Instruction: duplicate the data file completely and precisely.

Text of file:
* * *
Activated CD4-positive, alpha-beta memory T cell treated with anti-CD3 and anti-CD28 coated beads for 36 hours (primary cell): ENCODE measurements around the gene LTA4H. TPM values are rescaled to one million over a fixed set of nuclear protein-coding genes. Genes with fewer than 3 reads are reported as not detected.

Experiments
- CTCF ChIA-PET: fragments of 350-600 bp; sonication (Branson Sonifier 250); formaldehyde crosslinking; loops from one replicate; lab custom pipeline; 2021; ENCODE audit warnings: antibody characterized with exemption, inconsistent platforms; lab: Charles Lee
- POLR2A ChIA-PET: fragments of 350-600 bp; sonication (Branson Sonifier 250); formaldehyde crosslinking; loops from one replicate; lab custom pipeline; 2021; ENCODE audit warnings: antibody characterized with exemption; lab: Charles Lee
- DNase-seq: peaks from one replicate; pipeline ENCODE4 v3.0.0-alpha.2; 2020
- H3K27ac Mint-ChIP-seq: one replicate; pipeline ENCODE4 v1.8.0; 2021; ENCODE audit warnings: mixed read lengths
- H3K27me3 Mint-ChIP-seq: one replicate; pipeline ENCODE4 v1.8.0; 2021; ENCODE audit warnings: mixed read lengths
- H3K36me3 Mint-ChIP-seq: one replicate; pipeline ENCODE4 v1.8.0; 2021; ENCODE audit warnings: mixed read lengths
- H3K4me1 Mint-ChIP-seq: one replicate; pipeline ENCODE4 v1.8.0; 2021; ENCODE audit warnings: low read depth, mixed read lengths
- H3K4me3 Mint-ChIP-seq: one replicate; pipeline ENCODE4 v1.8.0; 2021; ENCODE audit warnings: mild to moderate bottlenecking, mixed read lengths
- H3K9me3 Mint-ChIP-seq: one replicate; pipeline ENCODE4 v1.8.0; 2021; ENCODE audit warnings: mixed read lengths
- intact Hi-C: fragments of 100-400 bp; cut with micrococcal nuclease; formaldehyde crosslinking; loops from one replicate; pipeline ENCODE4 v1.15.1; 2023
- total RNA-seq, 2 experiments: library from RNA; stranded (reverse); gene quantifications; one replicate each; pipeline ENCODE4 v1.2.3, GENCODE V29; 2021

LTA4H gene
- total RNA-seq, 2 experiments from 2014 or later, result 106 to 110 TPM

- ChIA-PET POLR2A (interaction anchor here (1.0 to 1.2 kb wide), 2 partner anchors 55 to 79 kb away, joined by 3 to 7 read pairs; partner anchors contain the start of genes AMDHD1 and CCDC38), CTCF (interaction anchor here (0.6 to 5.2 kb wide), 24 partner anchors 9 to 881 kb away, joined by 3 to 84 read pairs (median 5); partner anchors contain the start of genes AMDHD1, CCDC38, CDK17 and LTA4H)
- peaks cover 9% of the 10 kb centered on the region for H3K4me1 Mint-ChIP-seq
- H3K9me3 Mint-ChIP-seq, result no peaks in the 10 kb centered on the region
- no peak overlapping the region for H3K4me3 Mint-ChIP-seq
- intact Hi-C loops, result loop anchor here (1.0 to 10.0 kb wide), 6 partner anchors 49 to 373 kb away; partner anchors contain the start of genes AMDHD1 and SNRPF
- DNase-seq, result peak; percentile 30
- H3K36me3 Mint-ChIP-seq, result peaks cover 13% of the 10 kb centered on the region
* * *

Activated CD4-positive, alpha-beta memory T cell treated with anti-CD3 and anti-CD28 coated beads for 36 hours (primary cell): ENCODE measurements around the gene LTA4H. TPM values are rescaled to one million over a fixed set of nuclear protein-coding genes. Genes with fewer than 3 reads are reported as not detected.

Experiments
- CTCF ChIA-PET: fragments of 350-600 bp; sonication (Branson Sonifier 250); formaldehyde crosslinking; loops from one replicate; lab custom pipeline; 2021; ENCODE audit warnings: antibody characterized with exemption, inconsistent platforms; lab: Charles Lee
- POLR2A ChIA-PET: fragments of 350-600 bp; sonication (Branson Sonifier 250); formaldehyde crosslinking; loops from one replicate; lab custom pipeline; 2021; ENCODE audit warnings: antibody characterized with exemption; lab: Charles Lee
- DNase-seq: peaks from one replicate; pipeline ENCODE4 v3.0.0-alpha.2; 2020
- H3K27ac Mint-ChIP-seq: one replicate; pipeline ENCODE4 v1.8.0; 2021; ENCODE audit warnings: mixed read lengths
- H3K27me3 Mint-ChIP-seq: one replicate; pipeline ENCODE4 v1.8.0; 2021; ENCODE audit warnings: mixed read lengths
- H3K36me3 Mint-ChIP-seq: one replicate; pipeline ENCODE4 v1.8.0; 2021; ENCODE audit warnings: mixed read lengths
- H3K4me1 Mint-ChIP-seq: one replicate; pipeline ENCODE4 v1.8.0; 2021; ENCODE audit warnings: low read depth, mixed read lengths
- H3K4me3 Mint-ChIP-seq: one replicate; pipeline ENCODE4 v1.8.0; 2021; ENCODE audit warnings: mild to moderate bottlenecking, mixed read lengths
- H3K9me3 Mint-ChIP-seq: one replicate; pipeline ENCODE4 v1.8.0; 2021; ENCODE audit warnings: mixed read lengths
- intact Hi-C: fragments of 100-400 bp; cut with micrococcal nuclease; formaldehyde crosslinking; loops from one replicate; pipeline ENCODE4 v1.15.1; 2023
- total RNA-seq, 2 experiments: library from RNA; stranded (reverse); gene quantifications; one replicate each; pipeline ENCODE4 v1.2.3, GENCODE V29; 2021

LTA4H gene
- total RNA-seq, 2 experiments from 2014 or later, result 106 to 110 TPM

- ChIA-PET POLR2A (interaction anchor here (1.0 to 1.2 kb wide), 2 partner anchors 55 to 79 kb away, joined by 3 to 7 read pairs; partner anchors contain the start of genes AMDHD1 and CCDC38), CTCF (interaction anchor here (0.6 to 5.2 kb wide), 24 partner anchors 9 to 881 kb away, joined by 3 to 84 read pairs (median 5); partner anchors contain the start of genes AMDHD1, CCDC38, CDK17 and LTA4H)
- peaks cover 9% of the 10 kb centered on the region for H3K4me1 Mint-ChIP-seq
- H3K9me3 Mint-ChIP-seq, result no peaks in the 10 kb centered on the region
- no peak overlapping the region for H3K4me3 Mint-ChIP-seq
- intact Hi-C loops, result loop anchor here (1.0 to 10.0 kb wide), 6 partner anchors 49 to 373 kb away; partner anchors contain the start of genes AMDHD1 and SNRPF
- DNase-seq, result peak; percentile 30
- H3K36me3 Mint-ChIP-seq, result peaks cover 13% of the 10 kb centered on the region